--> Skip to main content

Anandabodha – 11th Century CE Scholar Of Advaita Vedanta

Anandabodha was one of the celebrated thinkers of Advaita Vedanta who put this school of thought on a strong logical pedestal. As he refers to the views of Prakasatman (11th century CE) and is in turn commented on by Anubhutisvarupa (mid-12th century CE), he could belong to a period between 1050 CE to 1150 CE. He was a disciple of Atmavasa.

Anandabodha composed three works – Pramanamala, Nyayadinavali and Nyayamakaranda. Nayamakaranda, a polemical work, was his magnum opus criticizing and refuting the other schools of Hindu philosophy.

Anandabodha established the main doctrine of Advaita Vedanta according to which the world is neither real nor unreal, but different, and hence is called anirvacaniya (non-predictable) on the strength of the example of shell-silver. Purely based on the analysis of the experience of shell-silver, firstly he affirms that one object can both be the material as well as the efficient cause of the effect, and secondly, since destruction of any effect is caused by the destruction of its material cause, as in the case of a pot, so also in the case of an illusion where shell is seen as silver, the same happens.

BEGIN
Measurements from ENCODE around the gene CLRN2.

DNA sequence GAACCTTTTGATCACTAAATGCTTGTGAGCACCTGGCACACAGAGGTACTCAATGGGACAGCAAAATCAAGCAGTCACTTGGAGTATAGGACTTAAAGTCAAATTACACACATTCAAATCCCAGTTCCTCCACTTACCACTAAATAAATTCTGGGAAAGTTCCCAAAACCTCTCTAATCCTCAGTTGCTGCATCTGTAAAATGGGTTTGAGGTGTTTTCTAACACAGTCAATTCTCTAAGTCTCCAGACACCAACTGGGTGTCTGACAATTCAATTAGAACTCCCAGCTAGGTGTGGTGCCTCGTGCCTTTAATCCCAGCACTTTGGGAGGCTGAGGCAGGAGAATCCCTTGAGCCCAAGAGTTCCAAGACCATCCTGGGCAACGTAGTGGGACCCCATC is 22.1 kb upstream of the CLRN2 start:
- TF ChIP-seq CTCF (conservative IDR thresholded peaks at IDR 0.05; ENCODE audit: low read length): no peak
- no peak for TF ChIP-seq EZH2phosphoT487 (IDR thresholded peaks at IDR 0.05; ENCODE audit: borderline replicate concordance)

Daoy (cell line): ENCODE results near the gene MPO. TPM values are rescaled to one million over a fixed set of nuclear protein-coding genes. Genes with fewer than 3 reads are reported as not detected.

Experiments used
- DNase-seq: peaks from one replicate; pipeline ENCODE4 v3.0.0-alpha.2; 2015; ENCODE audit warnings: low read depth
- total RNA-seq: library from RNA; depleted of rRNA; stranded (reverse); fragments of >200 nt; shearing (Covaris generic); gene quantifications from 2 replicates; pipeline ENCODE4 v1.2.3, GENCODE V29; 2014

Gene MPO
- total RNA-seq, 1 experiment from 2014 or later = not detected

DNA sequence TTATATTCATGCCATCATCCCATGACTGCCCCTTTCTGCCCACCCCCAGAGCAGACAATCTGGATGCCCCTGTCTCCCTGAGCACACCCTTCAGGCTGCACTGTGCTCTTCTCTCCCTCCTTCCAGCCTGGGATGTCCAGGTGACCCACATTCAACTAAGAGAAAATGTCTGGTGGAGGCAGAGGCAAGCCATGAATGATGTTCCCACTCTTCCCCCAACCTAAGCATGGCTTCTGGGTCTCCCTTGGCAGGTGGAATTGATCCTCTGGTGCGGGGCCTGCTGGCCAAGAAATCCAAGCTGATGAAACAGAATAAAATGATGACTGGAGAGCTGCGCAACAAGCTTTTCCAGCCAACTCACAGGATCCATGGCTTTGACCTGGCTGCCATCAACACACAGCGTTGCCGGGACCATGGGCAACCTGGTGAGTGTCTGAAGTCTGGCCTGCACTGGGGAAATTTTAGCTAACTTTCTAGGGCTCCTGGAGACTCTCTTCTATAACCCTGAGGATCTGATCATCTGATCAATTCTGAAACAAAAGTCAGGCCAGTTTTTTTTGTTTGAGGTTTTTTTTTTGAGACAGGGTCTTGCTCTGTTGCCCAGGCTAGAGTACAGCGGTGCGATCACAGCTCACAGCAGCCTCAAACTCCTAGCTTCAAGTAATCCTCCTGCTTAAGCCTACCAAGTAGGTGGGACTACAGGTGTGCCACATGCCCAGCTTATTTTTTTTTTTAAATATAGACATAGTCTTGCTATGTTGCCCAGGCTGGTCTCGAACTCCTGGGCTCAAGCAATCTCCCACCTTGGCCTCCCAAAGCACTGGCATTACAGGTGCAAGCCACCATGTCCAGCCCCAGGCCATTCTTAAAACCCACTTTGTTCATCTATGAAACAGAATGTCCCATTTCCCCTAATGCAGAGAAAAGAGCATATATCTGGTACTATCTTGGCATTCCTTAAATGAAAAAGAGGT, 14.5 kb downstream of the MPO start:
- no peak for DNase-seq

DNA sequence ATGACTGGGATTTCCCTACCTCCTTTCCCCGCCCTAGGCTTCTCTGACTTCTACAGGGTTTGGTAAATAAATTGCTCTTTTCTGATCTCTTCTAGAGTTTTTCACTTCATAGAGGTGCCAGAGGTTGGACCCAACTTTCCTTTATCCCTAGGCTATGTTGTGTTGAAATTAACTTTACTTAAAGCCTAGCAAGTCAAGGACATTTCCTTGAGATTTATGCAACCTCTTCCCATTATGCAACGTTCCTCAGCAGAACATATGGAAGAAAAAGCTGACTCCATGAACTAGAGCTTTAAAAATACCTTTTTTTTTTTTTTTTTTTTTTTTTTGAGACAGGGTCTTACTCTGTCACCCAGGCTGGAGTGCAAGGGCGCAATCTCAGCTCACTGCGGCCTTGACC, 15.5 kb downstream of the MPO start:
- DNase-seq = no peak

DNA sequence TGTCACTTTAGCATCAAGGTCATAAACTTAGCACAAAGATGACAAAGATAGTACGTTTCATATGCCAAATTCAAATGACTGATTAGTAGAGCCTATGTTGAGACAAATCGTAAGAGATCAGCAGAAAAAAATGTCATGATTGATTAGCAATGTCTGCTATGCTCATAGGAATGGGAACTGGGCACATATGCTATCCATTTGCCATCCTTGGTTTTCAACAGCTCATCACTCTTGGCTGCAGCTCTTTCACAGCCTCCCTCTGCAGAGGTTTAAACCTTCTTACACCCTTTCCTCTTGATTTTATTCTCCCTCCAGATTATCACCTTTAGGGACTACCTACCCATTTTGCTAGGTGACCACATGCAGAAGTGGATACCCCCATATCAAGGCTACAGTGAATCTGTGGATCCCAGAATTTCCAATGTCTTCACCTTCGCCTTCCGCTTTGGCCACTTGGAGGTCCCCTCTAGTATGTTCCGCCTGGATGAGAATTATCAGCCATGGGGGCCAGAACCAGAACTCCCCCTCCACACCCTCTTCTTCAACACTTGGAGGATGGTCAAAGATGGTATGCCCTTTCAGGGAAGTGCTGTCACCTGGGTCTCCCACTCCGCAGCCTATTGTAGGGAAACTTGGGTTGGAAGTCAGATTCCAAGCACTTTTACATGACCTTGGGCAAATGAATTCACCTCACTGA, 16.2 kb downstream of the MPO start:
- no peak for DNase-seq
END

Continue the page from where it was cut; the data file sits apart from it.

The perception of silver is sublated when knowledge dawns, and shell is known. Hence, we can say that there is the destruction of this illusion of silver by knowledge, and, by further inference, shell can be considered as the material cause of silver.

He also establishes, on firm logical grounds, that the nature of liberation, as accepted by all, cannot be so unless the non-reality of the world is accepted. According to him, the cessation of ignorance together with the realization of Brahman is liberation.